Revenue recognition guidance under FASB is effective for public businesses and nonprofits that have issued, or are conduit bond obligors for, securities that are traded, listed or quoted on an exchange or an over-the-counter market for fiscal years beginning after Dec. 15, 2017 (that’s now!). This means Jan. 1, 2018, for organizations with a Dec. 31 year-end and July 1, 2018, for organizations with a June 30 year-end. For all other entities, the guidance is effective for fiscal years beginning after Dec. 15, 2018.
If you find yourself in the first wave of implementors, you’ve likely read the standard and the published implementation guidance. If you haven’t, you can start with four key matters considered to have the greatest potential impact.
As you move from the theoretical world of accounting standards to your financial reporting system, we’ve created four scenarios to illustrate common applications of a few healthcare-specific nuances of the standard and implementation guidance.
Springfield Regional Hospital (Hospital) provides surgical care to John Cull, which requires 3 days of inpatient care. The standard rate for the goods and services provided is $50,000, based on the Hospital’s chargemaster. John received numerous goods and services throughout the duration of his care, including a private room, meals, 24/7 nursing, physician services, diagnostics, therapy, pharmaceuticals, and medical supplies. John is a self-pay patient and qualifies for the Hospital’s charity care program, which provides a 75% discount on standard charges (explicit price concession) based on John’s income level and requires pre-payment of $7,000. The Hospital historically collects 60% of remaining charges from self-pay surgery patients.
The Hospital considered the care provided to John to be a bundle of goods and services under one contract for the surgical procedure. While John may have benefited from some of the individual components provided incrementally, the Hospital provided a significant service to integrate all the components and determine the varying levels of each needed by John. The goods and services were considered highly dependent and interrelated (John doesn’t have an a la cart option for majority of the services and goods without significantly altering the ultimate treatment) with each other in the performance of the contract.
The Hospital has determined that the related revenue should be recorded over a period – the 3 days care was provided as the performance obligation was being met. To do so, the Hospital measured the progress toward satisfaction of the overall obligation using gross charges for all the goods and services provided relative to the total anticipated gross charges. This is simply to determine the proportion of care completed, not to determine the transaction price.
Resolution Scenario A: John ends up paying 100% of net billed charges ($12,500). The additional revenue of $2,200 is recorded when received by the Hospital and recorded as a reduction in the implicit price concession adjustment.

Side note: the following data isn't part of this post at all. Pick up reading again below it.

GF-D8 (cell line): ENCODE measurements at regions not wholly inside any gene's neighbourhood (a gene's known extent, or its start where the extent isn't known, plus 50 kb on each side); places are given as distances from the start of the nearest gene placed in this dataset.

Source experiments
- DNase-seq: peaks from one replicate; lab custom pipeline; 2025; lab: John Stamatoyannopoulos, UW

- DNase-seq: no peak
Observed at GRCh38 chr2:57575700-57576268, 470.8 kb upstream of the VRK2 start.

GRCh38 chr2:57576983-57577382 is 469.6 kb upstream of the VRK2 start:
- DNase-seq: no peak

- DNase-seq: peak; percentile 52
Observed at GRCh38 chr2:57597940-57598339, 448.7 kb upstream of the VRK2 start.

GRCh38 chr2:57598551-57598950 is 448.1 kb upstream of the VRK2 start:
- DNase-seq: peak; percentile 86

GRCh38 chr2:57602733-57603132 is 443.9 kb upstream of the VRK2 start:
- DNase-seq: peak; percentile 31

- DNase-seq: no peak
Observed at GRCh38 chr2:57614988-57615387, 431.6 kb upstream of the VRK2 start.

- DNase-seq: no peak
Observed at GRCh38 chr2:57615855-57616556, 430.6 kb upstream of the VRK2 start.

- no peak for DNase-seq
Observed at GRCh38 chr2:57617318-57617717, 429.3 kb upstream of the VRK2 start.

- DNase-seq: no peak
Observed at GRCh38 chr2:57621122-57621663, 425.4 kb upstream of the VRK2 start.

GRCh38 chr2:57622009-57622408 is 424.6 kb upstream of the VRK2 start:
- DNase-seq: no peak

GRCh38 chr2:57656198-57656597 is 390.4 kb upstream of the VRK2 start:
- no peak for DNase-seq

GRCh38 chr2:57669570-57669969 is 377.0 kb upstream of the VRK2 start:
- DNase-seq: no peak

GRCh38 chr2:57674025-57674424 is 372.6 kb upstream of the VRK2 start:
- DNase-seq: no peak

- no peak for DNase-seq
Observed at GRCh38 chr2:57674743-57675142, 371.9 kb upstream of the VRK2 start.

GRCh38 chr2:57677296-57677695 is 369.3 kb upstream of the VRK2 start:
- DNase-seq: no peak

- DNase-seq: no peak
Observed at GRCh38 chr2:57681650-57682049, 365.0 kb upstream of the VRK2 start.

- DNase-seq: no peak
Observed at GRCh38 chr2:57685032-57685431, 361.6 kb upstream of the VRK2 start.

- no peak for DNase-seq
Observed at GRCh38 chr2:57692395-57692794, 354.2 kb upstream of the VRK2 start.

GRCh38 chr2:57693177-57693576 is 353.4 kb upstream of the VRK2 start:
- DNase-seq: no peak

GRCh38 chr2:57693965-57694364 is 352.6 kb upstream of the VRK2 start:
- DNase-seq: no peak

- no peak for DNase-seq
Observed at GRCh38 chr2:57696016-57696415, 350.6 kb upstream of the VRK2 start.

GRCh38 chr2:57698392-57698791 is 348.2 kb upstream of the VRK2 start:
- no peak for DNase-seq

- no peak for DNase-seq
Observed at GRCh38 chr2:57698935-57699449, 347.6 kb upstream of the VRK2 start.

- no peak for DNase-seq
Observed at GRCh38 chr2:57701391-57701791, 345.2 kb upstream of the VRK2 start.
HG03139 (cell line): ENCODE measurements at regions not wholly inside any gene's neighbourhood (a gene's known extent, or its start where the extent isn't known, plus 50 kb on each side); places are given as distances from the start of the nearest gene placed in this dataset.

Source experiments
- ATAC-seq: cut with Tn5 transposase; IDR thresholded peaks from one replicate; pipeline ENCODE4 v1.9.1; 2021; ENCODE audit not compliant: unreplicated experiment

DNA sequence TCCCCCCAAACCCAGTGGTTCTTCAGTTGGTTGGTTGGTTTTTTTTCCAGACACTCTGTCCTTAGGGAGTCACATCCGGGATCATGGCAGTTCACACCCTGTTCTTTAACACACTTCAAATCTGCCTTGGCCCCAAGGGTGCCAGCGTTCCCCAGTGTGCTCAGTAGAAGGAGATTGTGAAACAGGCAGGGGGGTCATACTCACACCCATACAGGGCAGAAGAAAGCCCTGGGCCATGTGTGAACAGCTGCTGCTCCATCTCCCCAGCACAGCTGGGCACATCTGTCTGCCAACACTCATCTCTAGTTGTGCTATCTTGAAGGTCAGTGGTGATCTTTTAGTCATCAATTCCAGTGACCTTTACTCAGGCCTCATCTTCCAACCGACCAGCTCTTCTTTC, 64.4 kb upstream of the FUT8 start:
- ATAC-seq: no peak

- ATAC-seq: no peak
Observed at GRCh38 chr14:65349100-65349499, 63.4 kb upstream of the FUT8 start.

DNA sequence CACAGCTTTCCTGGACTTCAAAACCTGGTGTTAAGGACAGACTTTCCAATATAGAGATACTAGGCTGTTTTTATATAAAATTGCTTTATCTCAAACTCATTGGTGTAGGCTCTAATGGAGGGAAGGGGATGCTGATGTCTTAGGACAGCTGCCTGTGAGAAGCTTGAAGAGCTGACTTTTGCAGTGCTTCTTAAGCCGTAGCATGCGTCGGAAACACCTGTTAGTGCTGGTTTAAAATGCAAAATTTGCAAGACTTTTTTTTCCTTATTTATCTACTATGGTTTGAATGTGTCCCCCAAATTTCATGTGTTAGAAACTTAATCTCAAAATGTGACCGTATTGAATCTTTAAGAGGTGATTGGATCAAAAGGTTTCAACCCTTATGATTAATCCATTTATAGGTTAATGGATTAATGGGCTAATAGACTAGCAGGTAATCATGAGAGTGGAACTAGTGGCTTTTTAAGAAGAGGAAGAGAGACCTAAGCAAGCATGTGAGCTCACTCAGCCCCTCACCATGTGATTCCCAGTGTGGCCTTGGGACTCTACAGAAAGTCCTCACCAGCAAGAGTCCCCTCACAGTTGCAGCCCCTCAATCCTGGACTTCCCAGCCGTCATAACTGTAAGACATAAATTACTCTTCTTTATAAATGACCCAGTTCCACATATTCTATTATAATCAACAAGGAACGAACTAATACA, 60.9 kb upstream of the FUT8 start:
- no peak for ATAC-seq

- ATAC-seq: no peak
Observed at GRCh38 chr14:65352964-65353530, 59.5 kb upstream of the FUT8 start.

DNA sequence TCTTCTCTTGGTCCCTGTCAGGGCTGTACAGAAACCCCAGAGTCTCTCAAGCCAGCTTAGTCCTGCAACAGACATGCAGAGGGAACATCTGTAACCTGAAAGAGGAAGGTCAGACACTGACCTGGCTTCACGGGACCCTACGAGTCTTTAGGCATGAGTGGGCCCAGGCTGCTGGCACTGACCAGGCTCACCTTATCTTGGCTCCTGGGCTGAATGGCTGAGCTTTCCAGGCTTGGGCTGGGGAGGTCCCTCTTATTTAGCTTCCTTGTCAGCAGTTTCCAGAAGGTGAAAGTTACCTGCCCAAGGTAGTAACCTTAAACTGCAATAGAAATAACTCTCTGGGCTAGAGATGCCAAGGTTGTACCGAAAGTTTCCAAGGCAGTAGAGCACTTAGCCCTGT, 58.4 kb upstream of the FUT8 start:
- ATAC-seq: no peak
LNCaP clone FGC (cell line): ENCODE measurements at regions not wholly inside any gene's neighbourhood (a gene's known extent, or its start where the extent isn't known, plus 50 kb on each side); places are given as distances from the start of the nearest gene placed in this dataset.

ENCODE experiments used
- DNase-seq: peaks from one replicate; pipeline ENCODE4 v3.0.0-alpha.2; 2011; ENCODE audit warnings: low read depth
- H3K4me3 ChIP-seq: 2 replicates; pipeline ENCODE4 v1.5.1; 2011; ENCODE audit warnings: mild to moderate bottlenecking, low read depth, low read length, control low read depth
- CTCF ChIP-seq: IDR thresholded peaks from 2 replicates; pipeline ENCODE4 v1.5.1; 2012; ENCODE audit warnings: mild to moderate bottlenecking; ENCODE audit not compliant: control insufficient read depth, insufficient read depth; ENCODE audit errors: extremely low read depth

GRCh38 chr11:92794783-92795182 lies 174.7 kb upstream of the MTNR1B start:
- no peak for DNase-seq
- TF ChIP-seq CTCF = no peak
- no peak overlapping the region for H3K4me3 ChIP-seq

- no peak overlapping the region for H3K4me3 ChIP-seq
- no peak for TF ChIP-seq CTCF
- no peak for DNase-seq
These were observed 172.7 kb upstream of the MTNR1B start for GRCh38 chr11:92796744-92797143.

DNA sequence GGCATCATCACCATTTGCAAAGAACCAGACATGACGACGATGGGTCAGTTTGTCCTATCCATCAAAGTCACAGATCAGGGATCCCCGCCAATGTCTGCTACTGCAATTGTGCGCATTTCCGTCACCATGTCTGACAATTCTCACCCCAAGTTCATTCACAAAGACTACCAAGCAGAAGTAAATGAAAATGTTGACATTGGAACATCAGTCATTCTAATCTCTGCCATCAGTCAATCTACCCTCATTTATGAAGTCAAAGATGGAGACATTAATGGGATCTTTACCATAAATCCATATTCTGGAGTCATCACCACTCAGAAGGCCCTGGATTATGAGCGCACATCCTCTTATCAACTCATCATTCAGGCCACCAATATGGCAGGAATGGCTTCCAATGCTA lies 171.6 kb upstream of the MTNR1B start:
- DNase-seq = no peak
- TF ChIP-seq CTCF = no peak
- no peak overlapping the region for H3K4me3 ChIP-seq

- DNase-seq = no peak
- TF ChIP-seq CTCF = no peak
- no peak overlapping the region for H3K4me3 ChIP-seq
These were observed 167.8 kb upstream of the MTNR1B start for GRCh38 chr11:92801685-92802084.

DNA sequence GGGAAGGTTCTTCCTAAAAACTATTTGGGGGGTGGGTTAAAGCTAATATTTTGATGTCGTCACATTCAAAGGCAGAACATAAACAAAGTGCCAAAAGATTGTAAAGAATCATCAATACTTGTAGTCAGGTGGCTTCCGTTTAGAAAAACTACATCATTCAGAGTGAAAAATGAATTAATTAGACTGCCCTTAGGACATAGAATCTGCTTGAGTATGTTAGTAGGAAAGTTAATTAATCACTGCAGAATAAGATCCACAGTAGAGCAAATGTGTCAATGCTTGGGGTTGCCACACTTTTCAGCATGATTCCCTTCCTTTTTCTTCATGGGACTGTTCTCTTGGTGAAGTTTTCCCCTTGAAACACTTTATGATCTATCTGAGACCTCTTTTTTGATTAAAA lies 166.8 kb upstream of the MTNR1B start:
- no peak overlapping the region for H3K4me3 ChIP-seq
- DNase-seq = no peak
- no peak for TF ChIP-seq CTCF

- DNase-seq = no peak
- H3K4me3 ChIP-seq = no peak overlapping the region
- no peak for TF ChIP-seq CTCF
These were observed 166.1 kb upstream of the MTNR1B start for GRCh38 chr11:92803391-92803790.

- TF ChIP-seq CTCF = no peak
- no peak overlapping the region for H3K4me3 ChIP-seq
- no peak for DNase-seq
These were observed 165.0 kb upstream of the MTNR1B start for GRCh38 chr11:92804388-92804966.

Resolution Scenario B: John declares bankruptcy and does not pay the remaining portion of net billed charges. This situation is considered a change in John’s financial status and ability to pay, which is a credit loss. The hospital records bad debt expense for the remaining portion of net billed charges ($3,300).
Note: In many cases, the Hospital calculates the adjustment amounts during the month-end allowance process. Let’s assume the Hospital recorded the $37,500 of charity adjustments and the $7,000 prepayment, resulting in an AR balance of $5,500 on the books at the time of bankruptcy. To record the bankruptcy and write off the account, the Hospital will generally credit AR for $5,500 and debit bankruptcy write off for $5,500. The previously recorded implicit price concession of $2,200 will get reversed at the end of the month during the allowance process as AR will have been reduced due to the write off. Therefore, the Hospital will have a bad debt expense of $5,500 even though they only expected to collect $3,300. If the charity adjustment of $37,500 was not directly recorded and rather estimated as part of the month end allowance process, the bad debt expense account would show $43,000. The actual bad debt expense in both cases should have been $3,300. The Hospital will need to establish a process to appropriately reflect the true bad debt expense amount. This is only a financial reporting risk when adjustments are changing reporting categories (i.e. from net revenue adjustment to bad debt expense).
The Hospital’s fiscal year end is June 30. John’s surgery was on June 29 and he was discharged on July 1. Good and services provided through midnight on June 30 totaled $40,500, based on the Hospital’s standard charges. At fiscal year-end, the Hospital will record revenue of $40,500, charity care policy discounts of $30,375, and an implicit price concession of $1,250. Since John prepaid $7,000, the receivable balance at June 30 totaled $1,875.